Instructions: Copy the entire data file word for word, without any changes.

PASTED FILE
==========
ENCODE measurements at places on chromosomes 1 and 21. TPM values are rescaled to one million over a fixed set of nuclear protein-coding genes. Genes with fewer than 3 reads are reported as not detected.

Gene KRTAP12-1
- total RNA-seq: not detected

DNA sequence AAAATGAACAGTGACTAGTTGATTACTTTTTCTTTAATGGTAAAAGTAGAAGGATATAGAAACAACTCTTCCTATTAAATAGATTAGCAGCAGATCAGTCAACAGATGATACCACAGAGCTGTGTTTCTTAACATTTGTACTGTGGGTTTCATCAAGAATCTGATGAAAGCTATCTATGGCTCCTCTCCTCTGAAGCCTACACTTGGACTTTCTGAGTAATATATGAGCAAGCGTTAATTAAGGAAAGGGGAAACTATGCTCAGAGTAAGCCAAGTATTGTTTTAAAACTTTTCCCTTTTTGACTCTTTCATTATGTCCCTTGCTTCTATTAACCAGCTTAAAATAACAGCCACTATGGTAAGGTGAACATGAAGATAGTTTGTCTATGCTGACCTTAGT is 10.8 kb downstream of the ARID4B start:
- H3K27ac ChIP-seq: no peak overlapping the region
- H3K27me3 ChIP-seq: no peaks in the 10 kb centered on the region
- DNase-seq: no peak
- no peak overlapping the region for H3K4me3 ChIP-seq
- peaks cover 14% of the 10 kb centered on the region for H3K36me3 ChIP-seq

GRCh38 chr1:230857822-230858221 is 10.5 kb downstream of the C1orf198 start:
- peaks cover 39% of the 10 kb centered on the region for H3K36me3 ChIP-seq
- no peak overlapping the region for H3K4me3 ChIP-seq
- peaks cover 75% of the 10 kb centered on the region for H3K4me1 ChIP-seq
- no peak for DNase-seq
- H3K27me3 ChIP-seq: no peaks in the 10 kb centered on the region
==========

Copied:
ENCODE measurements at places on chromosomes 1 and 21. TPM values are rescaled to one million over a fixed set of nuclear protein-coding genes. Genes with fewer than 3 reads are reported as not detected.

Gene KRTAP12-1
- total RNA-seq: not detected

DNA sequence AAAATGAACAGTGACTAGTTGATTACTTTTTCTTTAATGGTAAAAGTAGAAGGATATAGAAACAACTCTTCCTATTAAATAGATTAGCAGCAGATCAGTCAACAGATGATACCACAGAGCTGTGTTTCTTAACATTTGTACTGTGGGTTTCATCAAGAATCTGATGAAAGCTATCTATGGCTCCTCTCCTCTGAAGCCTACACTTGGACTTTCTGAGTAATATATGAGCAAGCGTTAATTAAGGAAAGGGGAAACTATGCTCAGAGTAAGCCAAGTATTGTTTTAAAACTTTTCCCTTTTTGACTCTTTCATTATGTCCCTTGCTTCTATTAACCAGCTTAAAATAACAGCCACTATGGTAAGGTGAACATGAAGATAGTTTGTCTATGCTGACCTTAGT is 10.8 kb downstream of the ARID4B start:
- H3K27ac ChIP-seq: no peak overlapping the region
- H3K27me3 ChIP-seq: no peaks in the 10 kb centered on the region
- DNase-seq: no peak
- no peak overlapping the region for H3K4me3 ChIP-seq
- peaks cover 14% of the 10 kb centered on the region for H3K36me3 ChIP-seq

GRCh38 chr1:230857822-230858221 is 10.5 kb downstream of the C1orf198 start:
- peaks cover 39% of the 10 kb centered on the region for H3K36me3 ChIP-seq
- no peak overlapping the region for H3K4me3 ChIP-seq
- peaks cover 75% of the 10 kb centered on the region for H3K4me1 ChIP-seq
- no peak for DNase-seq
- H3K27me3 ChIP-seq: no peaks in the 10 kb centered on the region